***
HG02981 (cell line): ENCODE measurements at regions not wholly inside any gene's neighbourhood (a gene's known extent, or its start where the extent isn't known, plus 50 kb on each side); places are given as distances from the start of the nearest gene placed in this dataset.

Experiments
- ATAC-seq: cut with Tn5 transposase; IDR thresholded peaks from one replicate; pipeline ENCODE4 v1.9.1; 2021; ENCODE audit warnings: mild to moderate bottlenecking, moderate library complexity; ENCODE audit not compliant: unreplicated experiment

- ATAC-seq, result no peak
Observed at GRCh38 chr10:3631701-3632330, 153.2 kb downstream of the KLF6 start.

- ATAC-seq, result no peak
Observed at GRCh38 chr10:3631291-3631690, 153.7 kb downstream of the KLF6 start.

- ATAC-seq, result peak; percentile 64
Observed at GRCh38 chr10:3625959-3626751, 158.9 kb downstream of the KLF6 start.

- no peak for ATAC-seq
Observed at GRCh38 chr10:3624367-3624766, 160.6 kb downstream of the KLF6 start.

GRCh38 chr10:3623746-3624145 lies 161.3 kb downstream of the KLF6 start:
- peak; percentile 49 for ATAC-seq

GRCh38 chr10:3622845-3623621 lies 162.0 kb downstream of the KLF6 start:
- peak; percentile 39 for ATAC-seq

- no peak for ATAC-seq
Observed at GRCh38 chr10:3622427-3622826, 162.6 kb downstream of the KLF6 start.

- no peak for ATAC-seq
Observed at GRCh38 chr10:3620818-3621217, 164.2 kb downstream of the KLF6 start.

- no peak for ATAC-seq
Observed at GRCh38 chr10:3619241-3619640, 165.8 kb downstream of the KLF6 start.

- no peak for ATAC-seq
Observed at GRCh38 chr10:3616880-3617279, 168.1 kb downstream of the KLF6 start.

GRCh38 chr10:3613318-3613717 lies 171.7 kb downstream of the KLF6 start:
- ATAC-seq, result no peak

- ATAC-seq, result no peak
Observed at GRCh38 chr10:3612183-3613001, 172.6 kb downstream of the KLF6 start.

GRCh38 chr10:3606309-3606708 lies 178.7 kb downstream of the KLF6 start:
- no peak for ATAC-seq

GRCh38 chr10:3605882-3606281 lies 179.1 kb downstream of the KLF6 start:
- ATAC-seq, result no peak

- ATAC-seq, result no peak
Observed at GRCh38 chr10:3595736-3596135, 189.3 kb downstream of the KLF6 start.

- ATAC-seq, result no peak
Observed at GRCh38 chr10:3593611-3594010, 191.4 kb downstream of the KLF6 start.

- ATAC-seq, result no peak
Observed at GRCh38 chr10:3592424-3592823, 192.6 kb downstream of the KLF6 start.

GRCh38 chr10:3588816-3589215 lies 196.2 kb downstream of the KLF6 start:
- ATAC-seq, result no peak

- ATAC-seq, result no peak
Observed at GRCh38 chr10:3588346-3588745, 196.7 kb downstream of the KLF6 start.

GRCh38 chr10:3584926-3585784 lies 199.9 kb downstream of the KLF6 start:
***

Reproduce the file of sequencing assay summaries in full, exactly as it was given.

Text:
HG02981 (cell line): ENCODE measurements at regions not wholly inside any gene's neighbourhood (a gene's known extent, or its start where the extent isn't known, plus 50 kb on each side); places are given as distances from the start of the nearest gene placed in this dataset.

Experiments
- ATAC-seq: cut with Tn5 transposase; IDR thresholded peaks from one replicate; pipeline ENCODE4 v1.9.1; 2021; ENCODE audit warnings: mild to moderate bottlenecking, moderate library complexity; ENCODE audit not compliant: unreplicated experiment

- ATAC-seq, result no peak
Observed at GRCh38 chr10:3631701-3632330, 153.2 kb downstream of the KLF6 start.

- ATAC-seq, result no peak
Observed at GRCh38 chr10:3631291-3631690, 153.7 kb downstream of the KLF6 start.

- ATAC-seq, result peak; percentile 64
Observed at GRCh38 chr10:3625959-3626751, 158.9 kb downstream of the KLF6 start.

- no peak for ATAC-seq
Observed at GRCh38 chr10:3624367-3624766, 160.6 kb downstream of the KLF6 start.

GRCh38 chr10:3623746-3624145 lies 161.3 kb downstream of the KLF6 start:
- peak; percentile 49 for ATAC-seq

GRCh38 chr10:3622845-3623621 lies 162.0 kb downstream of the KLF6 start:
- peak; percentile 39 for ATAC-seq

- no peak for ATAC-seq
Observed at GRCh38 chr10:3622427-3622826, 162.6 kb downstream of the KLF6 start.

- no peak for ATAC-seq
Observed at GRCh38 chr10:3620818-3621217, 164.2 kb downstream of the KLF6 start.

- no peak for ATAC-seq
Observed at GRCh38 chr10:3619241-3619640, 165.8 kb downstream of the KLF6 start.

- no peak for ATAC-seq
Observed at GRCh38 chr10:3616880-3617279, 168.1 kb downstream of the KLF6 start.

GRCh38 chr10:3613318-3613717 lies 171.7 kb downstream of the KLF6 start:
- ATAC-seq, result no peak

- ATAC-seq, result no peak
Observed at GRCh38 chr10:3612183-3613001, 172.6 kb downstream of the KLF6 start.

GRCh38 chr10:3606309-3606708 lies 178.7 kb downstream of the KLF6 start:
- no peak for ATAC-seq

GRCh38 chr10:3605882-3606281 lies 179.1 kb downstream of the KLF6 start:
- ATAC-seq, result no peak

- ATAC-seq, result no peak
Observed at GRCh38 chr10:3595736-3596135, 189.3 kb downstream of the KLF6 start.

- ATAC-seq, result no peak
Observed at GRCh38 chr10:3593611-3594010, 191.4 kb downstream of the KLF6 start.

- ATAC-seq, result no peak
Observed at GRCh38 chr10:3592424-3592823, 192.6 kb downstream of the KLF6 start.

GRCh38 chr10:3588816-3589215 lies 196.2 kb downstream of the KLF6 start:
- ATAC-seq, result no peak

- ATAC-seq, result no peak
Observed at GRCh38 chr10:3588346-3588745, 196.7 kb downstream of the KLF6 start.

GRCh38 chr10:3584926-3585784 lies 199.9 kb downstream of the KLF6 start: